Conclusion

KPV is a potent anti-inflammatory peptide that can help many conditions. Most of the research involved is targeting the treatment of IBD (irritable bowel disease) where results have been very positive. KPV is shown to be safe when administered orally, subcutaneously and topically. KPV is a naturally derived peptide without any notable side effects. Research has shown that KPV offers a host of benefits that speed wound healing, reduce infection and fight inflammation.

Research

Luger TA, Brzoska T. alpha-MSH related peptides: a new class of anti-inflammatory and immunomodulating drugs. Ann Rheum Dis. 2007;66 Suppl 3(Suppl 3):iii52-iii55. doi:10.1136/ard.2007.079780

Dalmasso, G., et al. (2008). PepT1-Mediated Tripeptide KPV Uptake Reduces Intestinal Inflammation. Gastroenterology, 134(1), 166–178. DOI: 10.1053/j.gastro.2007.10.026

Rajora N, Boccoli G, Catania A, et al. α-MSH modulates experimental inflammatory bowel disease. Peptides. 1997;18:381–385.

Brzoska T, Luger TA, Maaser C, Abels C, Böhm M. Alpha-melanocyte-stimulating hormone and related tripeptides: biochemistry, antiinflammatory and protective effects in vitro and in vivo, and future perspectives for the treatment of immune-mediated inflammatory diseases. Endocr Rev. 2008 Aug;29(5):581-602. doi: 10.1210/er.2007-0027. Epub 2008 Jul 8. PMID: 18612139.

Brzoska T, Böhm M, Lügering A, Loser K, Luger TA. Terminal signal: anti-inflammatory effects of α-melanocyte-stimulating hormone related peptides beyond the pharmacophore. Adv Exp Med Biol. 2010;681:107-16. doi: 10.1007/978-1-4419-6354-3_8. PMID: 21222263.

Luger TA, Bohm M. Are melanocortin peptides future therapeutics for cutaneous wound healing? Experimental Derm. 20 January 2019. https://doi.org/10.1111/exd.13887

Elliott R J, Szabo M, Wagner M J, Kemp E H, MacNeil S, Haycock J W. alpha‐Melanocyte‐stimulating hormone, MSH 11‐13 KPV and adrenocorticotropic hormone signaling in human keratinocyte cells. J Invest Dermatol 20041221010–1019.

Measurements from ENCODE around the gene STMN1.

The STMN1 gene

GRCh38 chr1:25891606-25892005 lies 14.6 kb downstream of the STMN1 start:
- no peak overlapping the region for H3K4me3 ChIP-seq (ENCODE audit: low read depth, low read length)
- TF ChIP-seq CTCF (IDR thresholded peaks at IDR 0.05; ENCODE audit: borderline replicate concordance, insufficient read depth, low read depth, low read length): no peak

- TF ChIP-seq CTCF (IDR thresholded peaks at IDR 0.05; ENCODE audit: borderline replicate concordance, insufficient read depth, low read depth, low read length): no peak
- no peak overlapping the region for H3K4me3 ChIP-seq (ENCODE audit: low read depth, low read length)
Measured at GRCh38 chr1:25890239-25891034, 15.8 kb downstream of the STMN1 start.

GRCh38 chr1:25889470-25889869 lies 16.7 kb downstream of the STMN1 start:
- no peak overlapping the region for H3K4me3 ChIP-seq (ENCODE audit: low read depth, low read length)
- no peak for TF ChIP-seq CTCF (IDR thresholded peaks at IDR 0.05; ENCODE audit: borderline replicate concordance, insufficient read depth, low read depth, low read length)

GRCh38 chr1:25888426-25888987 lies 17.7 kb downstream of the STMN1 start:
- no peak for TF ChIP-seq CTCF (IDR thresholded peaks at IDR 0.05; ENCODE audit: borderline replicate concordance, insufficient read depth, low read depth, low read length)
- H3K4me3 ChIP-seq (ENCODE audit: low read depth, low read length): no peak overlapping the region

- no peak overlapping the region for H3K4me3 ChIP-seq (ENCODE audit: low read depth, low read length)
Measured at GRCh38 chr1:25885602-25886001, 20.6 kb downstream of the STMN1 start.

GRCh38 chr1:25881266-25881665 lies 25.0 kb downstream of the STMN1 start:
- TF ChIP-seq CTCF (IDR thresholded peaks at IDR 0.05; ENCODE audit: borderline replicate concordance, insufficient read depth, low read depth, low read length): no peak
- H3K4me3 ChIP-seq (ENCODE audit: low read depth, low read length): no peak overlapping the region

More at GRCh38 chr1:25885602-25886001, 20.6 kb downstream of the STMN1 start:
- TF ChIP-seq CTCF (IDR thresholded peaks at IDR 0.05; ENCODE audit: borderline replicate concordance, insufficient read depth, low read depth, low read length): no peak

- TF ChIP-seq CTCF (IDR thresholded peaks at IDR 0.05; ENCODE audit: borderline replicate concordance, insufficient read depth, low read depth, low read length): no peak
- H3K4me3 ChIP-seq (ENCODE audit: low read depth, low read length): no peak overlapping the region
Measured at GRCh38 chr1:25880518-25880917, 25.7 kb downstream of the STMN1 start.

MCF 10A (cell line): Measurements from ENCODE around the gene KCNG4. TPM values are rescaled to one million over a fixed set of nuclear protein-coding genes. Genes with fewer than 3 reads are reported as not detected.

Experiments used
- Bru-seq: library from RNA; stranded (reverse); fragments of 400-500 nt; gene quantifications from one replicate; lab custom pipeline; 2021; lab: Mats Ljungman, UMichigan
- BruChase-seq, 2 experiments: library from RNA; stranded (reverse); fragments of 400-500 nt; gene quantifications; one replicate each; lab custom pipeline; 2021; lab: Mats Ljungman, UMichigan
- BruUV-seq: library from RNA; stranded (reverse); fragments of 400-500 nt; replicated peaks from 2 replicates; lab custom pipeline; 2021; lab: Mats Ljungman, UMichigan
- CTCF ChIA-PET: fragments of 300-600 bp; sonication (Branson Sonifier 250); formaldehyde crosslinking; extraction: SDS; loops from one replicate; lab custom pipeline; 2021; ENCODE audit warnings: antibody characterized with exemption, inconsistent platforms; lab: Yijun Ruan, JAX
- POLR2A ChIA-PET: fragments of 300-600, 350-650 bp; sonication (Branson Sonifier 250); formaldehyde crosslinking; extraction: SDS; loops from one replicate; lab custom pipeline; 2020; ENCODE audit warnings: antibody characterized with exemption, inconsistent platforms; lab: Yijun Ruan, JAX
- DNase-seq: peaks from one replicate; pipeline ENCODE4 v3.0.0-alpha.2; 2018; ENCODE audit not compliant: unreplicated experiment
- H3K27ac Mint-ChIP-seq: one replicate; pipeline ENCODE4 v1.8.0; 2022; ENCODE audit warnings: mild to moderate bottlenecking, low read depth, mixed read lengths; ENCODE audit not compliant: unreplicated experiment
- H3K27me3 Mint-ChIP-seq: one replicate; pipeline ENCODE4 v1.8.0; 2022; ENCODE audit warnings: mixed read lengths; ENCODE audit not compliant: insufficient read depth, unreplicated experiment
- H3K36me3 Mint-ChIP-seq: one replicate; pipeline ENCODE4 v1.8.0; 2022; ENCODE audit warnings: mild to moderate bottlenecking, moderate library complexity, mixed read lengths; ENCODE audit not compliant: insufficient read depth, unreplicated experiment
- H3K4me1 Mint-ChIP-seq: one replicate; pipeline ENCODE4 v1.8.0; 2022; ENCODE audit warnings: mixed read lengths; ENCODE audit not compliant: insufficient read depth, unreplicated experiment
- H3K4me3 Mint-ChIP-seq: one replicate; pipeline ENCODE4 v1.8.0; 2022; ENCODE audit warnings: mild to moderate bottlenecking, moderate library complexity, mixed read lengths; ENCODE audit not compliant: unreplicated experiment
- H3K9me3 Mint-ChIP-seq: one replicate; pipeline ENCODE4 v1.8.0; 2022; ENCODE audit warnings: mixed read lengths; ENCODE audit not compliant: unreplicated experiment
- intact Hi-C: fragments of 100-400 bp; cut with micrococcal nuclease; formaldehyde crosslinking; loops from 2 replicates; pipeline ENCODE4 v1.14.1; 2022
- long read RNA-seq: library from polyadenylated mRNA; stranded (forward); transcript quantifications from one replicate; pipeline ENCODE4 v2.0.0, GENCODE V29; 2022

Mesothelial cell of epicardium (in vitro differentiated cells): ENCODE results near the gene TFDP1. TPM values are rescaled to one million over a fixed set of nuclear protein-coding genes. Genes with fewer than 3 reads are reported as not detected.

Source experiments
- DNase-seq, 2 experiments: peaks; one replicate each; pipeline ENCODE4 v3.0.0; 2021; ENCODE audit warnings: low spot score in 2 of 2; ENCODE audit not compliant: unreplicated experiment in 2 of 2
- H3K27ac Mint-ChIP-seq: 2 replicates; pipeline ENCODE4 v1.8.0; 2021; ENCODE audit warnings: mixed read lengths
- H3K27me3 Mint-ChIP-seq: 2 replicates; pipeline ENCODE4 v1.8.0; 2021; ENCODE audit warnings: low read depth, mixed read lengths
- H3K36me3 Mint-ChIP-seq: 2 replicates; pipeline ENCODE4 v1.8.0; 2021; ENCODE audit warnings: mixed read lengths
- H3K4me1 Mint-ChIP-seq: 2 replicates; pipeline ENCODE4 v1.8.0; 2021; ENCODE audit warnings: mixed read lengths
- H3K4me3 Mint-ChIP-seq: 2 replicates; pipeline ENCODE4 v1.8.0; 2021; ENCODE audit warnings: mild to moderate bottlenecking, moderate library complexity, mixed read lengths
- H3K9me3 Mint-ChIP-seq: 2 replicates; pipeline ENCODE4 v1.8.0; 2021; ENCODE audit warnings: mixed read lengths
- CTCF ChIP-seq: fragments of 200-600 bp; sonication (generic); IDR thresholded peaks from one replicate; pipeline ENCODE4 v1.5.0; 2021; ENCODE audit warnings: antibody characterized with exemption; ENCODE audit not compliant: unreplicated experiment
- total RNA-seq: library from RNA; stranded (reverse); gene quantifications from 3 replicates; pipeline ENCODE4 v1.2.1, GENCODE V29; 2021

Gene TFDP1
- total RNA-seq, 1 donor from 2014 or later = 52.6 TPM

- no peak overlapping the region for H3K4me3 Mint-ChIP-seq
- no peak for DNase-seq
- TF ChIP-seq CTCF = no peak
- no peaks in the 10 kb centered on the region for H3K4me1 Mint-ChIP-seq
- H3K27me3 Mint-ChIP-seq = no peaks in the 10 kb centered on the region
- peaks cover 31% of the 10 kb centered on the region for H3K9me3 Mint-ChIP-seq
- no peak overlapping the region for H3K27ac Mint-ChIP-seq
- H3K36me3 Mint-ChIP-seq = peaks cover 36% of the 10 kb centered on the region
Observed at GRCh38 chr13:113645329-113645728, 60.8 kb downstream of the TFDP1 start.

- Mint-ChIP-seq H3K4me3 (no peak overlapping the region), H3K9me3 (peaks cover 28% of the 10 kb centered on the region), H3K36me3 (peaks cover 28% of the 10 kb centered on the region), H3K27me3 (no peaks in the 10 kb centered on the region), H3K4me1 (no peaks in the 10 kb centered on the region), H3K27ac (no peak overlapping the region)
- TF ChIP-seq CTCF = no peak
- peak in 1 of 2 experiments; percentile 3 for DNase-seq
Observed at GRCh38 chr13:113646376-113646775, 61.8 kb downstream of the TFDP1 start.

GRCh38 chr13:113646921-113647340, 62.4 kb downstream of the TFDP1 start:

Sarkar A, Sreenivasan Y, Manna SK 2003 α-Melanocyte-stimulating hormone induces cell death in mast cells: involvement of NF-κB. FEBS Lett 549:87–93.

Redondo P, García-foncillas J, Okroujnov I, Bandrés E. Alpha-MSH regulates interleukin-10 expression by human keratinocytes. Arch Dermatol Res. 1998;290(8):425-8.

Mehta D, Granstein R, D: Immunoregulatory Effects of Neuropeptides on Endothelial Cells: Relevance to Dermatological Disorders. Dermatology 2019;235:175-186. doi: 10.1159/000496538

Sinha PS, Schiöth HB, Tatro JB. Roles of the melanocortin-4 receptor in antipyretic and hyperthermic actions of centrally administered alpha-MSH. Brain Res. 2004;1001(1-2):150-8

Taylor AW, Yee DG, Nishida T, Namba K. Neuropeptide regulation of immunity. The immunosuppressive activity of alpha-melanocyte-stimulating hormone (alpha-MSH). Ann N Y Acad Sci. 2000;917:239-47

Van de meent H, Hamers FP, Lankhorst AJ, Joosten EA, Gispen WH. Beneficial effects of the melanocortin alpha-melanocyte-stimulating hormone on clinical and neurophysiological recovery after experimental spinal cord injury. Neurosurgery. 1997;40(1):122-30

Abdel-malek ZA, Kadekaro AL, Kavanagh RJ, et al. Melanoma prevention strategy based on using tetrapeptide alpha-MSH analogs that protect human melanocytes from UV-induced DNA damage and cytotoxicity. FASEB J. 2006;20(9):1561-3

Bohm M, Wolff I, Scholzen TE, et al. alpha-Melanocyte-stimulating hormone protects from ultraviolet radiation-induced apoptosis and DNA damage. J Biol Chem. 2005;280(7):5795-802

Lam C W, Getting S J. Melanocortin receptor type 3 as a potential target for anti‐inflammatory therapy. Curr Drug Targets Inflamm Allergy 20043311–315.